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Agricultural News

Peel Finds Imports of Australian Beef into U.S. Should Moderate in Coming Months

Tue, 06 Oct 2015 11:21:34 CDT

Peel Finds Imports of Australian Beef into U.S. Should Moderate in Coming Months Derrell S. Peel, Oklahoma State University Extension Livestock Marketing Specialist, writes in the latest Cow/Calf Corner newsletter.

U.S. beef imports were up 32.5 percent in the first seven months of 2015. This follows a beef import increase of 31 percent year over year in 2014. The 2014 beef import total was the highest level since 2007 and, at the current pace, total 2015 beef imports could be a new record high. The increase in beef imports was expected and is the result of several factors including: record high U.S. beef prices; declining U.S. beef production (especially relative shortages of processing beef); and a strong dollar making imports even more attractive. However, changes in the U.S. market and in countries that export beef to the U.S. suggest that beef imports will likely moderate in late 2015 and into 2016.

A significant part of the jump in U.S. beef imports in 2014 and 2015 has been from Australia. A unique combination of the U.S. market circumstances described above and the situation in Australia created the ideal conditions for a dramatic increase in beef imports from Down Under. Australia has been severely impacted by drought across much of the country, including the major cattle production regions, since 2012. This has resulted in increased cattle slaughter and beef production; increased cattle exports; and increased beef exports. Australian cattle slaughter in 2014 was 9.91 million head, the highest level in more than 35 years. Live cattle exports (mostly to Indonesia, Vietnam and China) were another 1.3 million head, an all-time record level. Both beef production and exports were also at new record high levels in 2014. This level of production is not sustainable and 2016 cattle numbers in Australia are projected to be 26.3 million head, down over 10 percent from 2014 levels. If realized, this 2016 cattle inventory would be the smallest since 1995. Reductions in the cattle herd mean that production will moderate and indeed, cattle slaughter and exports, along with beef production and exports are all expected to decrease somewhat in 2015 and again in 2016. When forage conditions improve, herd rebuilding will further squeeze Australian beef production and exports at some point in the future.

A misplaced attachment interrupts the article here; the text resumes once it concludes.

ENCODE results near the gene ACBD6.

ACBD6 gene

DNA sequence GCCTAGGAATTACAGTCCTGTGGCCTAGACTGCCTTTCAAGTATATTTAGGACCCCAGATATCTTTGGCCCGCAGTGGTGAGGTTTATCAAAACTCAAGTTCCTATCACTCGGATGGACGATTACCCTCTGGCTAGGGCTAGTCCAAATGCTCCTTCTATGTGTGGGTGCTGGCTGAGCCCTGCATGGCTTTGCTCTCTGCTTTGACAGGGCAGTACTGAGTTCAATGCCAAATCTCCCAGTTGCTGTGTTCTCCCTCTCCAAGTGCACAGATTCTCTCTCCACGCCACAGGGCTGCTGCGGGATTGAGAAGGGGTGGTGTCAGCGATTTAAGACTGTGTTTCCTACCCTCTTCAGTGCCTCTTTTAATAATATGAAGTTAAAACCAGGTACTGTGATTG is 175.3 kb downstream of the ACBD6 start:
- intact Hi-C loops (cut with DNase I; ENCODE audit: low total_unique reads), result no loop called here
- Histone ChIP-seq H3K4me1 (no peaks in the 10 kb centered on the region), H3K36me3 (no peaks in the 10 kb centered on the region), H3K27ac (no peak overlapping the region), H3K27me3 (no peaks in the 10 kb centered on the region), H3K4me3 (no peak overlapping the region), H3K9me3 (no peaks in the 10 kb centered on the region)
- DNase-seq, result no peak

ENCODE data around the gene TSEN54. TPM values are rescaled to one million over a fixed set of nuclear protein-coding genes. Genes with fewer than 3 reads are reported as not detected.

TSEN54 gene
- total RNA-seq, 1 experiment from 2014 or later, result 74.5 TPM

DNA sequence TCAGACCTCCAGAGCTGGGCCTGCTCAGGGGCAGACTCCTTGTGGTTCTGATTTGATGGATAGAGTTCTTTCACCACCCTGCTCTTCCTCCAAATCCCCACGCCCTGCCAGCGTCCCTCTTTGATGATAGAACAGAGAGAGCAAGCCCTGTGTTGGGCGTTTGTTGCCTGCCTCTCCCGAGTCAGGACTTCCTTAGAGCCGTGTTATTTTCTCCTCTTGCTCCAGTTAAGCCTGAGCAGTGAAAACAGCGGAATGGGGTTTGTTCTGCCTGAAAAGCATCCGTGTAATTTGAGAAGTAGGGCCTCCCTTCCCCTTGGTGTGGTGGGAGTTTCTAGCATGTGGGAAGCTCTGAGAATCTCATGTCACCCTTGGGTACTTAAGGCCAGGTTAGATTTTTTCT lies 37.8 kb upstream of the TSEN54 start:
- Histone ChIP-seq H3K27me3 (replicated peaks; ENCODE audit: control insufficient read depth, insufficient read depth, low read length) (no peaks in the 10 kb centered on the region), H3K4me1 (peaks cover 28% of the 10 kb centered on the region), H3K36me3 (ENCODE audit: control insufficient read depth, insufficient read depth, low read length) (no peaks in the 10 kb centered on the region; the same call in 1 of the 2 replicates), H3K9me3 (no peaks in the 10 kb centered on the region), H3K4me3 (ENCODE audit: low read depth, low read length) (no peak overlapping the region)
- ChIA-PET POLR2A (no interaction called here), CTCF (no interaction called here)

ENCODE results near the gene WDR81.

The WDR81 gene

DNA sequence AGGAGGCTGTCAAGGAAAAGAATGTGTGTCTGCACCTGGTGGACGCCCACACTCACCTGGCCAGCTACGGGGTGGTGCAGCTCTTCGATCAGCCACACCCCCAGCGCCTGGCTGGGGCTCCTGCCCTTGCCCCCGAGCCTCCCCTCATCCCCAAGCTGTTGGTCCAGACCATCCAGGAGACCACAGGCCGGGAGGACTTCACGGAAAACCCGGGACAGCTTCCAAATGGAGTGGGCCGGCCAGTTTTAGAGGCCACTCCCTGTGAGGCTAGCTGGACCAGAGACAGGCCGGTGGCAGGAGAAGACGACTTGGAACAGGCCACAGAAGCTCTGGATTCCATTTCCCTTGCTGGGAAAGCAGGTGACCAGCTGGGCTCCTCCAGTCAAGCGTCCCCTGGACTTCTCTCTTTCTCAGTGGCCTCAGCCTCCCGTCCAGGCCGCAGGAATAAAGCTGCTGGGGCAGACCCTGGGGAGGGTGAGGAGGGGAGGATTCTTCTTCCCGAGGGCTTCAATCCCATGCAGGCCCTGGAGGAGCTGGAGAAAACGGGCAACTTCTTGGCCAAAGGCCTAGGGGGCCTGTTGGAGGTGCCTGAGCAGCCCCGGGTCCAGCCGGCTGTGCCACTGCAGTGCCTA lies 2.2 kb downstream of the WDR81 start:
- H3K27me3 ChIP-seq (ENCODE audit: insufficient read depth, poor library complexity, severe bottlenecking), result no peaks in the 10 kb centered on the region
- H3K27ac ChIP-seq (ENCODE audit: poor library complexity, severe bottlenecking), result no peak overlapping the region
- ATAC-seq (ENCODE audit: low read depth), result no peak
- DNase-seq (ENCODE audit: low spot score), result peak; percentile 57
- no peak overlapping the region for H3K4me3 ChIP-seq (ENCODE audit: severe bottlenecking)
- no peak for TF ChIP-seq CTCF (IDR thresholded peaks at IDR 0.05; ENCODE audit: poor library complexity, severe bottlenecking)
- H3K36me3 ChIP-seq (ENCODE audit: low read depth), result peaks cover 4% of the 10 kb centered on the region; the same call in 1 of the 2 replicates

The combination of U.S. and Australian market conditions resulted in U.S. imports of Australian beef increasing 74 percent in 2014, accounting for 66 percent of year over year increase in total U.S. beef imports. Imports of Australian beef are up another 55 percent for the year to date through August of 2016, accounting for 53 percent of the year over year increase so far this year. The U.S. surpassed Japan as the largest Australian beef export market in 2014 with the U.S. accounting for 30 percent of Australian beef exports in 2014.   This pattern is continuing in 2015.

However, there are several reasons to expect U.S. imports of Australian beef to moderate in late 2015 and into 2016. As noted above, the decline in cattle numbers means that total Australian beef production and exports will decline modestly in 2015, from 2014 peaks, and will decrease further in 2016. There are indications of some improvement in forage conditions in parts of Australia that may stabilize herd liquidation; though significant herd expansion does not seem imminent. Simultaneously U.S. beef production will begin to expand and U.S. beef prices will moderate somewhat in 2016. However, the strong U.S. dollar (specifically against the Australian dollar) will continue to support U.S. imports of Australian beef. One final factor for the remainder of 2015, Australia is likely to hit the U.S. beef import quota before the end of the year, thus curtailing imports somewhat. Any imports above the quota will be subject to a 21 percent tariff.


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